A China-Japan-South Korea Trade Pact Could Change The Politics of Korea

Amidst all the discussion between Prime Minister Wen Jiabao, South Korean President Lee Myung Bak and Japanese Prime Minister Yukio Hatoyama at their tripartite summit this weekend about how to deal with North Korea, was some significant progress on creating a free trade agreement between the three countries. To the emerging generation of China’s leaders born after the Korean War — and particularly to the next generation of leaders of the Party’s International Department, which is a more important determinant of policy towards North Korea than the Foreign Ministry — that may be of more lasting significance than propping up the ally on whose side China fought against South Korea and the U.S. more than half a century ago.

Lee’s spokesman said the president had “stressed the need to enhance economic cooperation between the three countries and work toward integrating their economies.” The three countries agreed to set up a permanent liaison office in South Korea next year and to pursue a free-trade agreement. This is not a new idea, of course. A lot of work has been done on it at a semi-official level over the past several years and China, Japan and South Korea are already tied closely by trade and investment as well as geographical proximity. The same three leaders discussed a free trade agreement when they met for their summit last year. This year, the language being used to describe their latest discussions seems more purposeful.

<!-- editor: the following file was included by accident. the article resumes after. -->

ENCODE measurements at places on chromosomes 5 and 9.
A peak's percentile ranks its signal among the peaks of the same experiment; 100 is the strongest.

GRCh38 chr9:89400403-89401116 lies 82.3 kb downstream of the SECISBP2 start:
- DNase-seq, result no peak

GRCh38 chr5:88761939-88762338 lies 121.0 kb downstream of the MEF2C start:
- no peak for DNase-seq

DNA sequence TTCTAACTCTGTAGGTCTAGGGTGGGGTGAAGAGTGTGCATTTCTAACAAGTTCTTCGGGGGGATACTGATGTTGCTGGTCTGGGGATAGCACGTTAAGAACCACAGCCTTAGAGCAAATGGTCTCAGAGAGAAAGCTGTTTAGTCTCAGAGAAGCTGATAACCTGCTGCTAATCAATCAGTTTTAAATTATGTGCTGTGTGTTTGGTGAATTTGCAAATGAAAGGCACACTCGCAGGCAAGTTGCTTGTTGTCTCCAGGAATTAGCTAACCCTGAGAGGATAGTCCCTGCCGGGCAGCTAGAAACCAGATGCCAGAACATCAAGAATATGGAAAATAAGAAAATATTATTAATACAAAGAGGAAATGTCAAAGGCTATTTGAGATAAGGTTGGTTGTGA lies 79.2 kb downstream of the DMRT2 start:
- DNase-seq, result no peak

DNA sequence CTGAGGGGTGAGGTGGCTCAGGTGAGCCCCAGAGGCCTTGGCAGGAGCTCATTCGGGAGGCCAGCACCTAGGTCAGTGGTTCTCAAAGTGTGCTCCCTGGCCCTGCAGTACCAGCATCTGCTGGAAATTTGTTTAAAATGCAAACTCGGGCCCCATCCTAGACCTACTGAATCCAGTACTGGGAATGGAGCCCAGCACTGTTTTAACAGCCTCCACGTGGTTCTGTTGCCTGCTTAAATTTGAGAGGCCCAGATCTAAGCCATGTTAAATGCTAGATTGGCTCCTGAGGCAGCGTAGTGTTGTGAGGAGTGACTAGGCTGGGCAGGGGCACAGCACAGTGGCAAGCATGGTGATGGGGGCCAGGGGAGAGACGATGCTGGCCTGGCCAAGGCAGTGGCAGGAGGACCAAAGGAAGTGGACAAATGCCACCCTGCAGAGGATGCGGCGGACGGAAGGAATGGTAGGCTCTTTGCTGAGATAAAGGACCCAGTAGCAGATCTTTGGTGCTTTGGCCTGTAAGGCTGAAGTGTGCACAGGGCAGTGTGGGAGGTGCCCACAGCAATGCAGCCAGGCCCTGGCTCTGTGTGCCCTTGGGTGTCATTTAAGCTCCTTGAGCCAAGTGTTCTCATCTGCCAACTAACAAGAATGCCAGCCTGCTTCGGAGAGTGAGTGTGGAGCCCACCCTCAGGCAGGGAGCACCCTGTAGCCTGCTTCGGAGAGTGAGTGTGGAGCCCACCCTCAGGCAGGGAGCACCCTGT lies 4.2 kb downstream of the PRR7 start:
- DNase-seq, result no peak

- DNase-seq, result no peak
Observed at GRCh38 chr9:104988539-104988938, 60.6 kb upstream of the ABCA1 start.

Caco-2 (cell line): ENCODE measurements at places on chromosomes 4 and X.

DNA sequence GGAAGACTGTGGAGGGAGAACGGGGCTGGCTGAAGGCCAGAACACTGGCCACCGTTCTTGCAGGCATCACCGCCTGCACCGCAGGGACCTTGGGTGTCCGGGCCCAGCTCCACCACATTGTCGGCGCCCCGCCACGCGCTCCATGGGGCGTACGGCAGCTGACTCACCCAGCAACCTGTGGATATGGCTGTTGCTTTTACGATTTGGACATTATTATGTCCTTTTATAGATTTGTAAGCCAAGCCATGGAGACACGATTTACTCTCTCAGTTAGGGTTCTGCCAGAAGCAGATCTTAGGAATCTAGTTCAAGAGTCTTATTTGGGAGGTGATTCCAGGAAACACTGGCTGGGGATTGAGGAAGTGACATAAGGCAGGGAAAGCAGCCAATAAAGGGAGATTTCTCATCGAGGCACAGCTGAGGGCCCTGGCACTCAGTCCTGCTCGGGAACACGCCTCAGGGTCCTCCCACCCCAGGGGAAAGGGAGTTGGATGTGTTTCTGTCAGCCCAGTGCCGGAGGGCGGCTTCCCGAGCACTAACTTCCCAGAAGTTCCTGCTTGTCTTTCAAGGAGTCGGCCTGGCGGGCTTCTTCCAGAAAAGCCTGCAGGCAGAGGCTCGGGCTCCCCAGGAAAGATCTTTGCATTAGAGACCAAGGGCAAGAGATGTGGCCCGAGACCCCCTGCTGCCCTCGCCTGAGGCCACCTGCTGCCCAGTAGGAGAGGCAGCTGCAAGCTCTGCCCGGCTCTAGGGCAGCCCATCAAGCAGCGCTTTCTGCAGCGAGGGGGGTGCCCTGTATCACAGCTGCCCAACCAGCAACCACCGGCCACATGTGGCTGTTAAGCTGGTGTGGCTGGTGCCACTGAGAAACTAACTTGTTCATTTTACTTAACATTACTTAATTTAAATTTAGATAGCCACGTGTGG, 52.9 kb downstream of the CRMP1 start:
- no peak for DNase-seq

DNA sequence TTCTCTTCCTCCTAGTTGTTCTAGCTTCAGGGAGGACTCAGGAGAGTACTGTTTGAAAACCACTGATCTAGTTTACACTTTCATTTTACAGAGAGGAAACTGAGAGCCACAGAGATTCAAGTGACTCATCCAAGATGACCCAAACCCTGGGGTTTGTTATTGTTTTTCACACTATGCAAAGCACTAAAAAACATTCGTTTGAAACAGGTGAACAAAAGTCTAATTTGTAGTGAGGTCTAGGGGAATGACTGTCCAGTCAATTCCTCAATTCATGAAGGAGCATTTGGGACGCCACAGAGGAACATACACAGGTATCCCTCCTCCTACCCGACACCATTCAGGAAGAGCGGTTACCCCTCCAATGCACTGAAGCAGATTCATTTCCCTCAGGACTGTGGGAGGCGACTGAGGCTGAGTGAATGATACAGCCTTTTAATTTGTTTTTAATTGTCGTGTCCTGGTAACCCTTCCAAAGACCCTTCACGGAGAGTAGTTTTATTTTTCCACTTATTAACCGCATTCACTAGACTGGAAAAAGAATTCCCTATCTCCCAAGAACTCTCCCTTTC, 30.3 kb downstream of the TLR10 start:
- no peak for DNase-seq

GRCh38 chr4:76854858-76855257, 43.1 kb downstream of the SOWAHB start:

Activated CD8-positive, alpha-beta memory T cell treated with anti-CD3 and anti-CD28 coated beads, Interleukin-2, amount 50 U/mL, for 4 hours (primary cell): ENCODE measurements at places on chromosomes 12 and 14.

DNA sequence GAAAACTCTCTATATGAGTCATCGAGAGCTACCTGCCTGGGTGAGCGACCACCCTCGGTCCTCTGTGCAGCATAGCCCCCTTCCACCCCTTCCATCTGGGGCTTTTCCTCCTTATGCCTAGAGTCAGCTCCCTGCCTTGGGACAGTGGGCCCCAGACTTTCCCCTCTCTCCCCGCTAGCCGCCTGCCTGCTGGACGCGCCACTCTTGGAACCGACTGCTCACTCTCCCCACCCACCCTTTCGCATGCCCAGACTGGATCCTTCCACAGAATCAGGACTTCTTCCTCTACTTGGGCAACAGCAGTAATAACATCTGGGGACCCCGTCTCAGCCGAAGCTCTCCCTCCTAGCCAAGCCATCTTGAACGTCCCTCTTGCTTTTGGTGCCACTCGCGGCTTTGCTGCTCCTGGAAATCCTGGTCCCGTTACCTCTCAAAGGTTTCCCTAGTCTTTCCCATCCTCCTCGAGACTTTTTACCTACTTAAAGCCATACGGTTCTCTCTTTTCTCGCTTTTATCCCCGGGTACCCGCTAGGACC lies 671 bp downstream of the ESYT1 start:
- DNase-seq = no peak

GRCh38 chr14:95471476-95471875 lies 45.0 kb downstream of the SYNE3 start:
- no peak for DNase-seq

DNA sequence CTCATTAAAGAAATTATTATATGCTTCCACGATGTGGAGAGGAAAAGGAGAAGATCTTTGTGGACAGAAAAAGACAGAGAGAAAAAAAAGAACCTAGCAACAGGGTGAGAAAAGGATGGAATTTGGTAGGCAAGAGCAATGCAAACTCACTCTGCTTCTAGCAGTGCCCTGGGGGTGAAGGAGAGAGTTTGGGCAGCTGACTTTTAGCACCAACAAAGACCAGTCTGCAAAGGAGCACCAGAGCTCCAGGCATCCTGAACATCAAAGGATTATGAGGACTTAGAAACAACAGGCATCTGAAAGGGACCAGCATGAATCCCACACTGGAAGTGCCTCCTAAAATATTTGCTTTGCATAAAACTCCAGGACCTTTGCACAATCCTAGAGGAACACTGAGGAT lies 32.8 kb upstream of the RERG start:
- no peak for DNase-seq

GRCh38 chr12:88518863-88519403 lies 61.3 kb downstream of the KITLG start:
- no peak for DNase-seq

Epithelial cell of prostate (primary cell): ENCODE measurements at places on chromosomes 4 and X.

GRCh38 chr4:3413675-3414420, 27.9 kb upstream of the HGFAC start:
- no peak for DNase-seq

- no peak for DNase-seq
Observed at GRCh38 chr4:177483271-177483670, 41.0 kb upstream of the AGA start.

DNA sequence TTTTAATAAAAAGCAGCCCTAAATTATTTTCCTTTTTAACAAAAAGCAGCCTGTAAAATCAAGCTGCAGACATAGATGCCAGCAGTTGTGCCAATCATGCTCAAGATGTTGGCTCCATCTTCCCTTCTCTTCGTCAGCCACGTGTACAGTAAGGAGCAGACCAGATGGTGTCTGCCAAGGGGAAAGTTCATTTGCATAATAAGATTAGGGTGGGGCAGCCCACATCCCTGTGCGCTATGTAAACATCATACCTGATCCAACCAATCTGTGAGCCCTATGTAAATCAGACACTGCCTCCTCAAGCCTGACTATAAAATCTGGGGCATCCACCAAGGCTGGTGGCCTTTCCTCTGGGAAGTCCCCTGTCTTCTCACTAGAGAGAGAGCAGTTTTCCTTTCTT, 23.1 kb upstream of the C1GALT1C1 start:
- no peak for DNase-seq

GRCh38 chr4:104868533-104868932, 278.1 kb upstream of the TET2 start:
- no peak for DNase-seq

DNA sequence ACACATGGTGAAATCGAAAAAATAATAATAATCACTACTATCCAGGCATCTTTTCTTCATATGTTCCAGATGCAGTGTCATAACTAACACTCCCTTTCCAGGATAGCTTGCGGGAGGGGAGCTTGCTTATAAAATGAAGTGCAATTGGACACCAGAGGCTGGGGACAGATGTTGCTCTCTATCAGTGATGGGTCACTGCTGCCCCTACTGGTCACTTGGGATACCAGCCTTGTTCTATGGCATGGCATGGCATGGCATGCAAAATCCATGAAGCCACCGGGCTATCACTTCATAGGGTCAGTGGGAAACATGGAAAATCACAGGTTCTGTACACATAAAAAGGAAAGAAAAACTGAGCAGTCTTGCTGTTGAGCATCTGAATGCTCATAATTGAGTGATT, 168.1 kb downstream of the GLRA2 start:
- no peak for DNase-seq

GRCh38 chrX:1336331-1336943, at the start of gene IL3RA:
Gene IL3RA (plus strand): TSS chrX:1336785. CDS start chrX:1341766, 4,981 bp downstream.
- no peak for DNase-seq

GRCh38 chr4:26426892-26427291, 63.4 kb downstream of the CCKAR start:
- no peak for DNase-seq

There have been some grandiose thoughts about creating an Asian equivalent of the European Union. That is a long way off,  perhaps impossibly far off, but the three countries are the region’s three largest economies, collectively accounting for 16% of world GDP, so would be a formidable bloc just by dint of their economic size. Japan and South Korea are already China’s largest trade partners after the U.S. and the E.U., and delivering economic growth is a policy priority for the Party for all the well-rehearsed reasons of self-preservation. That is one reason that Beijing is doing what it can to ease tensions on the peninsula, to preserve stability in the region. Changing the economics of East Asia, and thus the interests of the free-trade participants, could change the politics of the peninsula more rapidly than the diplomats can.

1 Comment

Filed under China-Japan, China-Koreas, Economy

One response to “A China-Japan-South Korea Trade Pact Could Change The Politics of Korea

  1. Pingback: New Japanese Prime Minister Unlikely To Reverse Course On China Policy « China Bystander

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